About Megan



I am amazed how much my new job is taking out of me.  Nearly all new jobs have a learning curve and an intense start-up period.  But I really expected it to calm down long before now.  I’ve been in my new position for four months now, and I still struggle to find time even to think or feed myself at the end of the day.  Forget about deep contemplation, writing out my thoughts, or some semblance of creativity in the kitchen.

I kept waiting for the calm to come, so I could resume my life.  But I still see no calm on the horizon.  So I’m going to have to fight my way back into my life.  My hope is that this will include writing.  That I can achieve a post each week, if nothing else.

I apologize for being MIA for the past several months.  And I appreciate your patience.  And I’m trying to resurface.

As the Dust Settles

Some days, I don’t know how to keep moving.  As the world crumbles, as boulders crash on my left and my right, moving seems fatal.  And once the dust has settled, every path is blocked.  Things seem pointless and life seems like a battle that can’t be won.

But often, God sends a beam of light through the chaos.  And if I’m paying attention in these moments, I see a little glimmer of hope in the midst of rubble and dust.

The beam doesn’t move the boulders.  It doesn’t clear the rubble.  It doesn’t make anything easy.  But it is a glimpse of light in the darkness.  A reminder that God is at work.  It may not feel like it; it may not look like it.  But He is moving.

So we press on.  We try to climb out of this sea of boulders, not sure which path may lead us out.  And we try to be available for whatever God may place in our paths.  To recognize that the areas in which He is moving are seldom the places we expect.

It’s not always clear how, but we try to remember, and we try to press on.

on why millennials are leaving the church


What millennials really want from the church is not a change in style but a change in substance.

We want an end to the culture wars. We want a truce between science and faith. We want to be known for what we stand for, not what we are against.

We want to ask questions that don’t have predetermined answers.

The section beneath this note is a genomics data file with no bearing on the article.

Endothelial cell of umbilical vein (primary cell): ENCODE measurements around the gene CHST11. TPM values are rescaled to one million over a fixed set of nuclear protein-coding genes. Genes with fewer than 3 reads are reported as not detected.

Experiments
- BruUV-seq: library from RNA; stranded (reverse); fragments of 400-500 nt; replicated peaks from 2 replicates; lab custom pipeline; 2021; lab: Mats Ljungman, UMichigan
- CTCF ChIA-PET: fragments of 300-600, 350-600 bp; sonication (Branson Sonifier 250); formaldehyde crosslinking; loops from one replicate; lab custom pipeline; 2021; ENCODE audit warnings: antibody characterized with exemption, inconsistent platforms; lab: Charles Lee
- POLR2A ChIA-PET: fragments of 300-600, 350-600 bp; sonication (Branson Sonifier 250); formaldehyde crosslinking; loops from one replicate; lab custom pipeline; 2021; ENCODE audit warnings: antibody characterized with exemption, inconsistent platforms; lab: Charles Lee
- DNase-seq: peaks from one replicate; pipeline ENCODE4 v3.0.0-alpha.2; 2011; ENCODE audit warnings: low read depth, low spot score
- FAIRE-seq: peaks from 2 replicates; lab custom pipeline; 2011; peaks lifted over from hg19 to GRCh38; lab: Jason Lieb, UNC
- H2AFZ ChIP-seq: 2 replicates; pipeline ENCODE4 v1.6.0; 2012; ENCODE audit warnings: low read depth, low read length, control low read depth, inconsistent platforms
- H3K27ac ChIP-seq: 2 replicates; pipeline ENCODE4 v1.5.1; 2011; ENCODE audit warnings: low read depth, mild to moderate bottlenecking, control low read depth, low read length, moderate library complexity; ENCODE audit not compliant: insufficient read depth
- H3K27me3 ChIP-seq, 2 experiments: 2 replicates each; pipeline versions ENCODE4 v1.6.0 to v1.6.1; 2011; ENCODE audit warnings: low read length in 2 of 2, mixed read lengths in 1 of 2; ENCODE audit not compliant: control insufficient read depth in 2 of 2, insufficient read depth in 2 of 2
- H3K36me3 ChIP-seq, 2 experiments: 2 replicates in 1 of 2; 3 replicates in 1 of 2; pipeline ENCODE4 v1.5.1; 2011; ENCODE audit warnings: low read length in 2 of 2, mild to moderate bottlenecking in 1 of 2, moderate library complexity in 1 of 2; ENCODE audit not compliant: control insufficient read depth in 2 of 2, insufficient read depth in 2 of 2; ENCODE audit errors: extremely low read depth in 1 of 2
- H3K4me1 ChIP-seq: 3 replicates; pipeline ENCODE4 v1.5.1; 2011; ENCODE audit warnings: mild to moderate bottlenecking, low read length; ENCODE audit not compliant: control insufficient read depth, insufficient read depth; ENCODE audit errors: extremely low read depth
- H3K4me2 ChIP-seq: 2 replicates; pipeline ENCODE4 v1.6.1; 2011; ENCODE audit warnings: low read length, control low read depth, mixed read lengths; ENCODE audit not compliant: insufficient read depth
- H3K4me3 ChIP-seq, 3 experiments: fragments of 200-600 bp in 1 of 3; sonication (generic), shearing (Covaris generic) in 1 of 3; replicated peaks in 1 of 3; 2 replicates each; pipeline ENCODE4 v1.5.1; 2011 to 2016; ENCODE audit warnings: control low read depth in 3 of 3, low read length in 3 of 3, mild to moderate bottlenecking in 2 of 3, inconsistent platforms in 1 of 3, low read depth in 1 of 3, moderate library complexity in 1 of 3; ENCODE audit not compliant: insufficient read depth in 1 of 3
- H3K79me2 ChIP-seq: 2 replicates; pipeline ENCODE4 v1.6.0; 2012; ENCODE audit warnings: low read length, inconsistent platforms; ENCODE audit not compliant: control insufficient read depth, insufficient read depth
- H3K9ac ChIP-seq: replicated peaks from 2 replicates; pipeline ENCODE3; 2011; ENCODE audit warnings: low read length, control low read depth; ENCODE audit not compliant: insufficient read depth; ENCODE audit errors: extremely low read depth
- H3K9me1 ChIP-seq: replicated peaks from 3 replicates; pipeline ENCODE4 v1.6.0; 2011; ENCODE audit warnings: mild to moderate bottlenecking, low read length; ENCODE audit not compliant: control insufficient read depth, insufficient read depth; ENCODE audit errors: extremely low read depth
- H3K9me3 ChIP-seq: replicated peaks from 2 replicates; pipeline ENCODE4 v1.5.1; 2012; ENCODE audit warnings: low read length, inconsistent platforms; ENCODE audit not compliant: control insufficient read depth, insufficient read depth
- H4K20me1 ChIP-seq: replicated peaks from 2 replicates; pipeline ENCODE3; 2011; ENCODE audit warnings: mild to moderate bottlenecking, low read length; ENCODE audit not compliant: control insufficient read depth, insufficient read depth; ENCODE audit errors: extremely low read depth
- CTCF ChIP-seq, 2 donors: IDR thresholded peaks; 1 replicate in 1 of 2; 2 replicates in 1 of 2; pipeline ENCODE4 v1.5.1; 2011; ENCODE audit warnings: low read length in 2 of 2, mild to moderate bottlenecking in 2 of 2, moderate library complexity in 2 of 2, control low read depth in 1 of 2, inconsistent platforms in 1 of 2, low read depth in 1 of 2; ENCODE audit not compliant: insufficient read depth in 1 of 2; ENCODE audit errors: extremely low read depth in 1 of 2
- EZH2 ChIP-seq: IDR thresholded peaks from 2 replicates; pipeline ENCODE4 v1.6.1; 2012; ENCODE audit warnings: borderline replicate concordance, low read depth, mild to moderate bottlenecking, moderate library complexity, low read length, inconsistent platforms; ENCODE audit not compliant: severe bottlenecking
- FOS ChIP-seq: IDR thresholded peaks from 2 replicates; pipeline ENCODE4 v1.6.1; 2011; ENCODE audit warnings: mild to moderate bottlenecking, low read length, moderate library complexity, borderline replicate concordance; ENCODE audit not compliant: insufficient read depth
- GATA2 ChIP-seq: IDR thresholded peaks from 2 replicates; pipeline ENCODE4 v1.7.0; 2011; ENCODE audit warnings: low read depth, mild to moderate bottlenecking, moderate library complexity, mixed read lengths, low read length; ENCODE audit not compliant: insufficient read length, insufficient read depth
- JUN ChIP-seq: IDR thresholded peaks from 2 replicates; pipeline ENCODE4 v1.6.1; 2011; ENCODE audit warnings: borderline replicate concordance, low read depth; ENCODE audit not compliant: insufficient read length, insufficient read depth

We want churches that emphasize an allegiance to the kingdom of God over an allegiance to a single political party or a single nation.

We want our LGBT friends to feel truly welcome in our faith communities.

We want to be challenged to live lives of holiness, not only when it comes to sex, but also when it comes to living simply, caring for the poor and oppressed, pursuing reconciliation, engaging in creation care and becoming peacemakers.

—Rachel Held Evans in a post on CNN


Today is the third birthday of our little house church.  It’s been quite a journey.  I once heard someone say that house churches are “messy”.  You can’t just put on your best face for an hour or two a week and then go about your separate lives.  In a house church, you really share your lives with one another: the good, the bad, and the ugly.  And that gets messy.

In our culture where everyone is expected to be in control at all times, to present a happy, perfectly-pressed life to the world, messy can be uncomfortable.

But Jesus was all about the “messy”.  He dealt with illness, pain, heartbreak, and uncleanliness.  The sinners, the outcast, the broken.  He didn’t expect people to present perfect lives to the world.  He expected them to walk alongside one another, to carry one another’s burdens, to recognized brokenness and strive to meet needs.  And none of that is possible if we keep the “messy” swept under a carpet and only present a picture of perfection to the world.

So I think the “messy” is good.  It’s right.  It’s honest.

It isn’t always easy, but it’s where we’re meant to be.

So here’s to three years (and counting) of messy.  May God continue to give us the strength to share the messy in our own lives and to accept the messy in others’.


Salmon and Beet Salad

This is a great use for leftover salmon.  It’s delicious and so fast to prepare if you roast the beet ahead of time.